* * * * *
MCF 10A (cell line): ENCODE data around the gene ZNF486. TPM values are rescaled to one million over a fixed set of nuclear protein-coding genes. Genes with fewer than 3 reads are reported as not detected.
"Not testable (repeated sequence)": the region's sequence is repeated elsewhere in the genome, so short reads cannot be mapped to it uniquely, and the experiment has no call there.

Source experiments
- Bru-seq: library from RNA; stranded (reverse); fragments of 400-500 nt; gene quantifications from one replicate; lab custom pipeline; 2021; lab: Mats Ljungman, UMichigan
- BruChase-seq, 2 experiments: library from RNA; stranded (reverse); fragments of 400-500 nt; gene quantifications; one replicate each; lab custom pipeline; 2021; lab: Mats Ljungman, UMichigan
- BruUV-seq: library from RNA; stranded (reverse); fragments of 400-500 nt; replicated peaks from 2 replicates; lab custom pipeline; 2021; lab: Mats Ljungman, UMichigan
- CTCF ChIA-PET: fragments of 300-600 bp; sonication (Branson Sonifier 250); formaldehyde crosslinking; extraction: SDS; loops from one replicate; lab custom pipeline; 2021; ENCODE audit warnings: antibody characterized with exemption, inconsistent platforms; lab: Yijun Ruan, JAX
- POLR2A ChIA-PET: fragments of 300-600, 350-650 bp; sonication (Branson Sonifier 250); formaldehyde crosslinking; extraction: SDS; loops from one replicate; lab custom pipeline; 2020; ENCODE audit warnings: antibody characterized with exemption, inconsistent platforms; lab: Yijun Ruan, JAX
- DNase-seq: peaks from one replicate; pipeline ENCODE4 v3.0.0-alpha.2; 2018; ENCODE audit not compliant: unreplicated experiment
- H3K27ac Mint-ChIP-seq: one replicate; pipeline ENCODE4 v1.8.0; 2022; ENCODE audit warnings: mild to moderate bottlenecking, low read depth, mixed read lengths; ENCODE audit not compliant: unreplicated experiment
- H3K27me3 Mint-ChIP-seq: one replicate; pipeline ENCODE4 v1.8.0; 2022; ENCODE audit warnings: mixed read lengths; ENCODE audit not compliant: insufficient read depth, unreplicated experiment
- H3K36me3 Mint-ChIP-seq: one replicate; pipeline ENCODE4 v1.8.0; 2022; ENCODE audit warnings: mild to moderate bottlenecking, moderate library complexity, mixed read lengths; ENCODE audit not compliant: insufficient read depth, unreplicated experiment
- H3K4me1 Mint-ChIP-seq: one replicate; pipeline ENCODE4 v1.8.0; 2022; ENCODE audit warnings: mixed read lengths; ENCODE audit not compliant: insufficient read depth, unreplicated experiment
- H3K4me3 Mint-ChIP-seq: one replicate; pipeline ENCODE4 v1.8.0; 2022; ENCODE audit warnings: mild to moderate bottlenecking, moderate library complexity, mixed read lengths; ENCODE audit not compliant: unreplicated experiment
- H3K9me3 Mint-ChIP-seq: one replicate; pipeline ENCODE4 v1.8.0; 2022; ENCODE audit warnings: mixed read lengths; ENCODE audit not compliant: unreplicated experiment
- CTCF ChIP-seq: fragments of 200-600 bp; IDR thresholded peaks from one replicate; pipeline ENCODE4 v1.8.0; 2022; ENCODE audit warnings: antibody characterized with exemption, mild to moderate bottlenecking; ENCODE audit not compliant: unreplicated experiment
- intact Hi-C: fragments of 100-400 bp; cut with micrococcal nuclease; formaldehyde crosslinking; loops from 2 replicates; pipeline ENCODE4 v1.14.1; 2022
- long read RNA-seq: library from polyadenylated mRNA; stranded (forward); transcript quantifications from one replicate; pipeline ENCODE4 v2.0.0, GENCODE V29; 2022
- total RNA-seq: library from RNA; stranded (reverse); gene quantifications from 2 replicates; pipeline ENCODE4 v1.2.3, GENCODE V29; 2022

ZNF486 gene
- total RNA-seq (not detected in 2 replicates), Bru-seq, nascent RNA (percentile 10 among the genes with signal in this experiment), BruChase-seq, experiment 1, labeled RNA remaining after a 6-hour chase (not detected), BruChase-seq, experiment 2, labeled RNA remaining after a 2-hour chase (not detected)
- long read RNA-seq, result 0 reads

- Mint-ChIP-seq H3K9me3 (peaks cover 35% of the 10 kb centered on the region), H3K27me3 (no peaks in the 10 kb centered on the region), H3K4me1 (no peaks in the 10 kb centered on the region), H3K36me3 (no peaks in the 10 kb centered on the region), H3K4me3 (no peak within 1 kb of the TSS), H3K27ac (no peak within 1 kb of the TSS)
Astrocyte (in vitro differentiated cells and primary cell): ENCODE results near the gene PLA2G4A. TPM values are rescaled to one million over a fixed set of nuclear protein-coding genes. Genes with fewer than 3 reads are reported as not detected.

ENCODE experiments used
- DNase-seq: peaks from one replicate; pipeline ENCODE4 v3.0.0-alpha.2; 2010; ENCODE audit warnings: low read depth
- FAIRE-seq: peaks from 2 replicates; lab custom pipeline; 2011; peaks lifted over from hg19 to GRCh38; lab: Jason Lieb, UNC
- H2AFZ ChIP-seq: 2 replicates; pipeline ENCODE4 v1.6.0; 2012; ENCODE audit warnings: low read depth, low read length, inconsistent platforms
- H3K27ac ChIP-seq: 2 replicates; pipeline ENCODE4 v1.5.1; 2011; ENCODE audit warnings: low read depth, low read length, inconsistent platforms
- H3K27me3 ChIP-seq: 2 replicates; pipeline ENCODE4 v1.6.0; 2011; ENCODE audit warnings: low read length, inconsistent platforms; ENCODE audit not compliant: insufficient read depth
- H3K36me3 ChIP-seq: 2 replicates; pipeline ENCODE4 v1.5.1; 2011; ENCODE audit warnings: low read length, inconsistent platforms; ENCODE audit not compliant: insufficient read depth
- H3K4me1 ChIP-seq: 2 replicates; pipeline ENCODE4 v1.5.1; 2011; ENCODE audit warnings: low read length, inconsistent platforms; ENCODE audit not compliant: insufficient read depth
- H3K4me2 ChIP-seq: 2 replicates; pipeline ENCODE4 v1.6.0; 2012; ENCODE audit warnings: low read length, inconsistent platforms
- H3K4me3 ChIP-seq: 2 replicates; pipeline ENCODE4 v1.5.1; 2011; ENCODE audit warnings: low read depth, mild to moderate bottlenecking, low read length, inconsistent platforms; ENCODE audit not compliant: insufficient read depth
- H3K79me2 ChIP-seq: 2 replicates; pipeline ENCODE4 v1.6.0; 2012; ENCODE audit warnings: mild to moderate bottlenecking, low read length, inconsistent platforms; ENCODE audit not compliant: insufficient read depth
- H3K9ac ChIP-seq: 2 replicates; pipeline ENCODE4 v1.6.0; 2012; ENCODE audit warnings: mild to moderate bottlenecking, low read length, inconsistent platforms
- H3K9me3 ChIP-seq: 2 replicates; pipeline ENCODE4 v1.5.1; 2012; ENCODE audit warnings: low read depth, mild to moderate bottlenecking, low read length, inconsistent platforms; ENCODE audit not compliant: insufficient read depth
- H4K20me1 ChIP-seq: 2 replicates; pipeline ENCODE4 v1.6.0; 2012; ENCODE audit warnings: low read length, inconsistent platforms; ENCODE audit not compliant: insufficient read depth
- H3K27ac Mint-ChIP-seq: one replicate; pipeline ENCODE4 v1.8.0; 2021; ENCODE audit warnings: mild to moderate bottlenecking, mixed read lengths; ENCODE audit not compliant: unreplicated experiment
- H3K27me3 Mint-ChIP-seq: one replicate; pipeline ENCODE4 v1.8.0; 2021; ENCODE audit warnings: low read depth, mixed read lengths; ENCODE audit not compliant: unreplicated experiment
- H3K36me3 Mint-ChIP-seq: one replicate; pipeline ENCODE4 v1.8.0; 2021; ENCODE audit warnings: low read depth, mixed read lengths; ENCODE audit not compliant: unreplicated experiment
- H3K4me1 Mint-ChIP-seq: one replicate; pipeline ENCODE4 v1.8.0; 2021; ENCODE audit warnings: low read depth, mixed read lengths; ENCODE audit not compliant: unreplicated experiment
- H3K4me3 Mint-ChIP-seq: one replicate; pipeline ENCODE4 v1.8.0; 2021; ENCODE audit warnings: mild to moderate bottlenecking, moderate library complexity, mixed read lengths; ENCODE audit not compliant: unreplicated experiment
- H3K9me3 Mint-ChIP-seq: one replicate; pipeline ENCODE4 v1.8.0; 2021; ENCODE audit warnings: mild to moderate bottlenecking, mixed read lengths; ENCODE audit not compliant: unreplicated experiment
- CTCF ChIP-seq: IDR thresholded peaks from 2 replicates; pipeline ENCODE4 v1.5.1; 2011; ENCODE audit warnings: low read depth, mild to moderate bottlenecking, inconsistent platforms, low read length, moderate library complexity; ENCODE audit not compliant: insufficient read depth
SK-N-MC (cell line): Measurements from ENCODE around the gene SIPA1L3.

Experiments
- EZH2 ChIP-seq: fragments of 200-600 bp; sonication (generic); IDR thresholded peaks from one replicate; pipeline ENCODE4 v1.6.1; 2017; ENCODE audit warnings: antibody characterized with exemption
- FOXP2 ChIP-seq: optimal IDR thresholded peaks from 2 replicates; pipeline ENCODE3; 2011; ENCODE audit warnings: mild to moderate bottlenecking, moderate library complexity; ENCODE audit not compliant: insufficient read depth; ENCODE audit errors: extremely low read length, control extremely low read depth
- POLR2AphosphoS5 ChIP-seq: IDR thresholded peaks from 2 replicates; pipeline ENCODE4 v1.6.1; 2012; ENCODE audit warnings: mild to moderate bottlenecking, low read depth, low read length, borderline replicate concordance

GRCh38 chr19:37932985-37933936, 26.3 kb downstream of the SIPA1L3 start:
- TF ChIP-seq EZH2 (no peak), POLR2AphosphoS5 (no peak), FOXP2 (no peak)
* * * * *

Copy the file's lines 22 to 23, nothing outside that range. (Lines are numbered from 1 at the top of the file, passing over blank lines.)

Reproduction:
- long read RNA-seq, result 0 reads

- Mint-ChIP-seq H3K9me3 (peaks cover 35% of the 10 kb centered on the region), H3K27me3 (no peaks in the 10 kb centered on the region), H3K4me1 (no peaks in the 10 kb centered on the region), H3K36me3 (no peaks in the 10 kb centered on the region), H3K4me3 (no peak within 1 kb of the TSS), H3K27ac (no peak within 1 kb of the TSS)